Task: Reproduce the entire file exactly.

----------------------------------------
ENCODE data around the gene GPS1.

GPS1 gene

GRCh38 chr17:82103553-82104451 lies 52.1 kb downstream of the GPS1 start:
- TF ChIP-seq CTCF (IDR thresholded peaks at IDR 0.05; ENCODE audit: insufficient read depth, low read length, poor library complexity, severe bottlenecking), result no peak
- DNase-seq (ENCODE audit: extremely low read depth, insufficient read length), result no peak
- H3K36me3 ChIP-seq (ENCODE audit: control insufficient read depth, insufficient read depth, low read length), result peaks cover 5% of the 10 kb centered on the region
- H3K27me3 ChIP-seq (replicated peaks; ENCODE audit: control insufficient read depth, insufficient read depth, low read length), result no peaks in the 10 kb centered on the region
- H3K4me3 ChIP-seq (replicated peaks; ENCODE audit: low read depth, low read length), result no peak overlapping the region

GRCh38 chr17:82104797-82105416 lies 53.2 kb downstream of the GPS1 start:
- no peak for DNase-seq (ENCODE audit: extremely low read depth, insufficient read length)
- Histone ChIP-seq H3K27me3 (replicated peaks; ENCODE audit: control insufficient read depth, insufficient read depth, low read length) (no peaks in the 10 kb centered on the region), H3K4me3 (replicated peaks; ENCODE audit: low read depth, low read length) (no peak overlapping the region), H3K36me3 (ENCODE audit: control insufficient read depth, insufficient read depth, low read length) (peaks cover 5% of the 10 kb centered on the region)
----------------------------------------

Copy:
ENCODE data around the gene GPS1.

GPS1 gene

GRCh38 chr17:82103553-82104451 lies 52.1 kb downstream of the GPS1 start:
- TF ChIP-seq CTCF (IDR thresholded peaks at IDR 0.05; ENCODE audit: insufficient read depth, low read length, poor library complexity, severe bottlenecking), result no peak
- DNase-seq (ENCODE audit: extremely low read depth, insufficient read length), result no peak
- H3K36me3 ChIP-seq (ENCODE audit: control insufficient read depth, insufficient read depth, low read length), result peaks cover 5% of the 10 kb centered on the region
- H3K27me3 ChIP-seq (replicated peaks; ENCODE audit: control insufficient read depth, insufficient read depth, low read length), result no peaks in the 10 kb centered on the region
- H3K4me3 ChIP-seq (replicated peaks; ENCODE audit: low read depth, low read length), result no peak overlapping the region

GRCh38 chr17:82104797-82105416 lies 53.2 kb downstream of the GPS1 start:
- no peak for DNase-seq (ENCODE audit: extremely low read depth, insufficient read length)
- Histone ChIP-seq H3K27me3 (replicated peaks; ENCODE audit: control insufficient read depth, insufficient read depth, low read length) (no peaks in the 10 kb centered on the region), H3K4me3 (replicated peaks; ENCODE audit: low read depth, low read length) (no peak overlapping the region), H3K36me3 (ENCODE audit: control insufficient read depth, insufficient read depth, low read length) (peaks cover 5% of the 10 kb centered on the region)